Yes, I think if I’d had the resources to go to a baking academy, there are a lot of mistakes and setbacks that I could have avoided. I did not have prior experience or a mentor and there was no one I could talk to about the challenges I was facing, so I had to rely on trial and error until I got it right.


Beyond the art, what about the business of baking, how did you learn it?

I am still learning the business of baking, I am not yet perfect but I have gotten a better grasp of it.

What I do right now, thanks to the internet, is explore online business courses and take advantage of Instagram courses, webinars and more.


You are very active within the Twitter baking community, does that help? Having a network of bakers.

Yes, it does. It helps a lot, we exchange contacts.

Here’s how it works, when I interact with Lagos bakers, for example, even though Lagos is not my target market, there are people in Lagos that order cakes for people in Enugu and vice-versa and when a person in Lagos retweets my tweets, it means that his followers will see my tweets.

So when a person is looking for a baker in Enugu, they recommend me because they see my work and I interact with them, this also happens the other way round. (Remember what I said about the importance of personal branding and putting yourself out there?)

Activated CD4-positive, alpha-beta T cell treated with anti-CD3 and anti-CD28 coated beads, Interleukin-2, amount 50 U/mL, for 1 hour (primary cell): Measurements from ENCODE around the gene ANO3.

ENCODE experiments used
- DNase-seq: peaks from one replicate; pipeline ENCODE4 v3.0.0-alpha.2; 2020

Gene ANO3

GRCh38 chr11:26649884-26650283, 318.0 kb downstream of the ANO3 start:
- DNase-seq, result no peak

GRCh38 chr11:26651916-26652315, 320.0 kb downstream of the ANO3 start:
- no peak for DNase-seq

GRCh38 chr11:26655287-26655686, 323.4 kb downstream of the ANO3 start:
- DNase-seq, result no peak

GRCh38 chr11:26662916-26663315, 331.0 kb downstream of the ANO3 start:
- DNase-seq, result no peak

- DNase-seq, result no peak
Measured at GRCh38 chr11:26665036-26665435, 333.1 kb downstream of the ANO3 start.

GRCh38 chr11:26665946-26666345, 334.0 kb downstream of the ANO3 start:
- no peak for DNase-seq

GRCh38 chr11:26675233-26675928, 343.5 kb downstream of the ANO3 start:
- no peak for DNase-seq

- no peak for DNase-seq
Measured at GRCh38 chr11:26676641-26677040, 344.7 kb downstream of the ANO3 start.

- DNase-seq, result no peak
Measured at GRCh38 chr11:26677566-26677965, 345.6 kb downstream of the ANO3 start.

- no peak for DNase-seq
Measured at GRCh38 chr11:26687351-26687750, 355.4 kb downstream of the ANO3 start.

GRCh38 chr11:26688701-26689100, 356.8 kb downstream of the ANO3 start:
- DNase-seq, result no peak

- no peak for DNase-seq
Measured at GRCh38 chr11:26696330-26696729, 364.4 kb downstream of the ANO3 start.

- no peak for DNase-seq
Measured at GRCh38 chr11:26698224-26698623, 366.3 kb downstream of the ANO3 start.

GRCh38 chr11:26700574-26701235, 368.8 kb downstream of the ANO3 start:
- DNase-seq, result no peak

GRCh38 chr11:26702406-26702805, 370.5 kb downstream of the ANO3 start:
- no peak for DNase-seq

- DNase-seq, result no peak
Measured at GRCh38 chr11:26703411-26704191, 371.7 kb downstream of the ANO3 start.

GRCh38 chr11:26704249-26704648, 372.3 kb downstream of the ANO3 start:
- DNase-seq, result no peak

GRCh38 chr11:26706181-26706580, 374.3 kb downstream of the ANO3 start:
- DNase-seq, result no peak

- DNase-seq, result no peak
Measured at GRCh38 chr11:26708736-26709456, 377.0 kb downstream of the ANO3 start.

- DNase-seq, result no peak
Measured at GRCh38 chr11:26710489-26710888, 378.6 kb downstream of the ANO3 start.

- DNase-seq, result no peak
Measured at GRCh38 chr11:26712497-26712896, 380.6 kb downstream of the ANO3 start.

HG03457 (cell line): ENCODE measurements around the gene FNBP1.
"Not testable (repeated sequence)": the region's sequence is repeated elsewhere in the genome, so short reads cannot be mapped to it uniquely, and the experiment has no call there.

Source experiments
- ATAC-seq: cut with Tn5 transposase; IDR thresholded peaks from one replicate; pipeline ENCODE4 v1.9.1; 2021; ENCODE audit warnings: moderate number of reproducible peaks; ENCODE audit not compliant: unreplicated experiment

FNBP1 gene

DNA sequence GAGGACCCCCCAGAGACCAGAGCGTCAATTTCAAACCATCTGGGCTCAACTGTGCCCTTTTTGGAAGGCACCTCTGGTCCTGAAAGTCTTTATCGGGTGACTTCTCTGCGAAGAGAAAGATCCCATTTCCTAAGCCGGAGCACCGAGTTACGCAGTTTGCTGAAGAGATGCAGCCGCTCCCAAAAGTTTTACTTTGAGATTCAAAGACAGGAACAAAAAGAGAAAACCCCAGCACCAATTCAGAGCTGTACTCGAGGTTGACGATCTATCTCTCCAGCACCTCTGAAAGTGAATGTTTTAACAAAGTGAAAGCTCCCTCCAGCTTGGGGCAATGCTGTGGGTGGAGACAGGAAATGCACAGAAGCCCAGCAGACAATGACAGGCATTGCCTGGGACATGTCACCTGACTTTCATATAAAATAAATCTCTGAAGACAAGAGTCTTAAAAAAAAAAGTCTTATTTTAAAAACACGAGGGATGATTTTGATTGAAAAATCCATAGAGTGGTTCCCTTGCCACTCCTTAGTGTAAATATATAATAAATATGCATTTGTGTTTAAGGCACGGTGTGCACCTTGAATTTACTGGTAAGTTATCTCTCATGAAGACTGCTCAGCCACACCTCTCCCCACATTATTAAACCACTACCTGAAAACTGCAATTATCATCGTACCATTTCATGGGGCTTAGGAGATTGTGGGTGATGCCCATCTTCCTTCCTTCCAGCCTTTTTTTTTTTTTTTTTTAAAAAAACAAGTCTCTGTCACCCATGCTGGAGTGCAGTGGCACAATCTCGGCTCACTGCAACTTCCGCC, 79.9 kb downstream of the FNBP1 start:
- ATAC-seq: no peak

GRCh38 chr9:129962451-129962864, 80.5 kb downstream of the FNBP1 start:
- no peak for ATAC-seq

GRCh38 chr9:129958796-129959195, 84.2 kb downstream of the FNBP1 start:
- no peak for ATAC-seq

It also helps with supplies, some tools are hard to get or cheaper in other places so if you see a tool on another baker’s page, you can find out where they got it from and they can even help you get it and send it down to you.


How did you get into the baking community? I know some people are in WhatsApp groups with others within their category but I am not sure how they get in. Are you just all online, then one day you decide to create a group like Bakers Unite ✊?

I am not a part of any formal baking groups, the bakers I know are people I met online and we started talking naturally.

However, there is a national governing body. They have a Telegram group and organize events but the only Telegram groups I join are online classes. I am wary of large groups because sometimes, there are scandals or they start pitting themselves against each other.